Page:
Intracameral medication use requires careful consideration of pros, cons

February 1, 2008

Although intracameral medication use in cataract surgery has several potential advantages, they should be weighed against the possible disadvantages and the benefits and risks of topical medication alternatives.

Key Points

"We need sterile, premixed, preservative-free, unit doses of antibiotics, anesthetics, and anti-inflammatory agents used in cataract surgery," said Dr. Mamalis, professor of ophthalmology and visual sciences, University of Utah, and director of the Ophthalmic Pathology Laboratory, Moran Eye Center, Salt Lake City.

Advantages of using intracameral medications in cataract surgery for anesthesia, pupil dilation, or to prevent inflammation and endophthalmitis include ease of delivery, elimination of toxicity of topical drops, and avoidance of compliance issues, he said. In addition, by delivering the treatment directly to the target site, intracameral medications may offer enhanced efficacy, Dr. Mamalis added.

"Topical prednisolone and [non-steroidal anti-inflammatory drugs] are very effective for treating postoperative inflammation so that intracameral medication use for preventing inflammation may be unnecessary," Dr. Mamalis said. "There are toxicity risks associated with use of both preserved topical drops and intracameral injections for pupil dilation, and the toxicity of intracameral anesthetics must be weighed against the benefit of increased patient comfort."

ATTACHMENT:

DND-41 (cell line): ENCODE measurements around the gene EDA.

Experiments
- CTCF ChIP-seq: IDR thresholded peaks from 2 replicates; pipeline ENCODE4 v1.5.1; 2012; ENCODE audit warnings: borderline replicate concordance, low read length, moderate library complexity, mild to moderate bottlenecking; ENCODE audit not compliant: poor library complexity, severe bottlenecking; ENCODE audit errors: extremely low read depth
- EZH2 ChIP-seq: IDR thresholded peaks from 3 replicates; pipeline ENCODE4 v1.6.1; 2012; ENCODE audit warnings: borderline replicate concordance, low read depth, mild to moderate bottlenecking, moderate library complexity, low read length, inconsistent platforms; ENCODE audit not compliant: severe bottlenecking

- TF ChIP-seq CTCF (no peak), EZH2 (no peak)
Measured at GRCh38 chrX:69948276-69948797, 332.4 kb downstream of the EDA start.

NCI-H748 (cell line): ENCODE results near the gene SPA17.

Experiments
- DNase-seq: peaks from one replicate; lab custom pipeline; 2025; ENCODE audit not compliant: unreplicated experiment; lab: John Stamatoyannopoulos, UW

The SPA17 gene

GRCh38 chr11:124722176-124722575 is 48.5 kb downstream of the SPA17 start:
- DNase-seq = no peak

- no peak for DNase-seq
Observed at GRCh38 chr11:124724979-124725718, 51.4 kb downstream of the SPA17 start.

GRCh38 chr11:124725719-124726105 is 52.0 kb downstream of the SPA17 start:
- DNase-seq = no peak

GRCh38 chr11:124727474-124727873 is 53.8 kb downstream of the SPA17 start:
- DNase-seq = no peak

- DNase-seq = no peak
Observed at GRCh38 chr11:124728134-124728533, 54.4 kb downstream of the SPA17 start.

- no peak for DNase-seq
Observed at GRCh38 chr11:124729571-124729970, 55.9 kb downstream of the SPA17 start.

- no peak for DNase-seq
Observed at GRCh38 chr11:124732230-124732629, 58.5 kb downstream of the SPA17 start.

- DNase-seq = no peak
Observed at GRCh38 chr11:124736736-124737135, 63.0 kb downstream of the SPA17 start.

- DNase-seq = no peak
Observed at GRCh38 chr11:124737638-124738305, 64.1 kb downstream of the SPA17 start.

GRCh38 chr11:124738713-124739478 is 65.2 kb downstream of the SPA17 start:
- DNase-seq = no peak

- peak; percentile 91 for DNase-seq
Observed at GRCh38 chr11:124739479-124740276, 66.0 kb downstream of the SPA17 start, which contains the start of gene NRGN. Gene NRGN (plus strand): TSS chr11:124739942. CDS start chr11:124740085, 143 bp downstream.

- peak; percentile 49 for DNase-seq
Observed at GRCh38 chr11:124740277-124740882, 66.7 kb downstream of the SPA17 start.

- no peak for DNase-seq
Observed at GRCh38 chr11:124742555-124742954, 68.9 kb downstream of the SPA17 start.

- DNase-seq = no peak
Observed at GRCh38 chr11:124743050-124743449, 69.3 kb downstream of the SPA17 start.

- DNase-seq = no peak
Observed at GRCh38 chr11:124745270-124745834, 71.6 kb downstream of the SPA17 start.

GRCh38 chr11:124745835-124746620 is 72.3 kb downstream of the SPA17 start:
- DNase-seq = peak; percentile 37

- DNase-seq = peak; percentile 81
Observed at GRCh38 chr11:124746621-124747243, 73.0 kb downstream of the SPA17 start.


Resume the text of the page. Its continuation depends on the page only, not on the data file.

The risk of toxic anterior segment syndrome is one of the biggest concerns, he said. This inflammatory reaction can occur through multiple mechanisms with intracameral medication use that relate to improper concentration, pH, or osmolarity as well as exposure to preservatives.

Use of lidocaine in a concentration exceeding 2% or bupivacaine in a concentration of more than 0.5% could cause corneal endothelial damage, he said. In addition, concern exists about dilution errors when mixing certain antibiotics that have a low therapeutic range, such as gentamicin.

To avoid pH-induced cell damage, custom-mixed medications may need to be buffered, and the range of acceptable osmolarity of solutions instilled within the anterior chamber is narrow because endothelial cell damage can occur with exposure to hyper-or hypo-osmolar solutions.

Many commercially available topical medications that might be used intracamerally also contain preservatives that potentially are toxic to the corneal endothelium. Surgeons also should be aware of the potential for corneal toxicity caused by stabilizing agents, such as bisulfites or metabisulfites found in preservative-free epinephrine.

Exposure to infectious contaminants is another safety concern with intracameral drug use, particularly if multiple doses for successive surgeries are drawn from the same vial. In addition, the potential for physicochemical incompatibilities exists when multiple drugs are combined, he said.